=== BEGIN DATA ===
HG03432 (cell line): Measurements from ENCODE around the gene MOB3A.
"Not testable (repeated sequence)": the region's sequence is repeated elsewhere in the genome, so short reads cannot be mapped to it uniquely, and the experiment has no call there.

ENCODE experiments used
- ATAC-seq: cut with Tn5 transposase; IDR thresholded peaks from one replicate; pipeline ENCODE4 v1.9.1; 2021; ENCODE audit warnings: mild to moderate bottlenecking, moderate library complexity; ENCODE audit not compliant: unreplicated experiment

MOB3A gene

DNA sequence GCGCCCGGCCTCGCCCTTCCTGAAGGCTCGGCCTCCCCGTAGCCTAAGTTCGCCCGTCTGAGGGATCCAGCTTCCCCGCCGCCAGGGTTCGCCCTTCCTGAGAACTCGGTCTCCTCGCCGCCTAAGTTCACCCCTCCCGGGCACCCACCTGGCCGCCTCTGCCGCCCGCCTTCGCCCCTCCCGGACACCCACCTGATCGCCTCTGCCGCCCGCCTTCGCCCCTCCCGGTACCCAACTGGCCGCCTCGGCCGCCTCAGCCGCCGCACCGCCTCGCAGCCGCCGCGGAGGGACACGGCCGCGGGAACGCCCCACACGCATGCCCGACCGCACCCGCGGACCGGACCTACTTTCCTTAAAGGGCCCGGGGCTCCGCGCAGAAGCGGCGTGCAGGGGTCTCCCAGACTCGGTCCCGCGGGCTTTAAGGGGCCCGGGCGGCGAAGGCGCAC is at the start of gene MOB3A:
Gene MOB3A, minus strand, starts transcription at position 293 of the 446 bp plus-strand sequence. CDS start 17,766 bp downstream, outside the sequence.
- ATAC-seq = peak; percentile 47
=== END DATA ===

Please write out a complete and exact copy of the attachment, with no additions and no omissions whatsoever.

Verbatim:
HG03432 (cell line): Measurements from ENCODE around the gene MOB3A.
"Not testable (repeated sequence)": the region's sequence is repeated elsewhere in the genome, so short reads cannot be mapped to it uniquely, and the experiment has no call there.

ENCODE experiments used
- ATAC-seq: cut with Tn5 transposase; IDR thresholded peaks from one replicate; pipeline ENCODE4 v1.9.1; 2021; ENCODE audit warnings: mild to moderate bottlenecking, moderate library complexity; ENCODE audit not compliant: unreplicated experiment

MOB3A gene

DNA sequence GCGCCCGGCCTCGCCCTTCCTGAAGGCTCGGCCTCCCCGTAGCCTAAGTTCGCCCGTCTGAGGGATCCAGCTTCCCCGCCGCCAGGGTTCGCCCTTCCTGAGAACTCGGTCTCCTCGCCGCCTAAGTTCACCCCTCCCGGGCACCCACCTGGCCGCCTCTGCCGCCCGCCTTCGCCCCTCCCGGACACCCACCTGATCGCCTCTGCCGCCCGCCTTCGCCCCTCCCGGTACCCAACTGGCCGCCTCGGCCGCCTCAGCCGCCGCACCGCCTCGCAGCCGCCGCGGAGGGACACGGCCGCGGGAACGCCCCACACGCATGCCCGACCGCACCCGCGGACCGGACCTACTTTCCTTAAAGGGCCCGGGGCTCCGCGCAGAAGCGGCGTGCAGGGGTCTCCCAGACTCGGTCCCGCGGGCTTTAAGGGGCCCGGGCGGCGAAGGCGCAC is at the start of gene MOB3A:
Gene MOB3A, minus strand, starts transcription at position 293 of the 446 bp plus-strand sequence. CDS start 17,766 bp downstream, outside the sequence.
- ATAC-seq = peak; percentile 47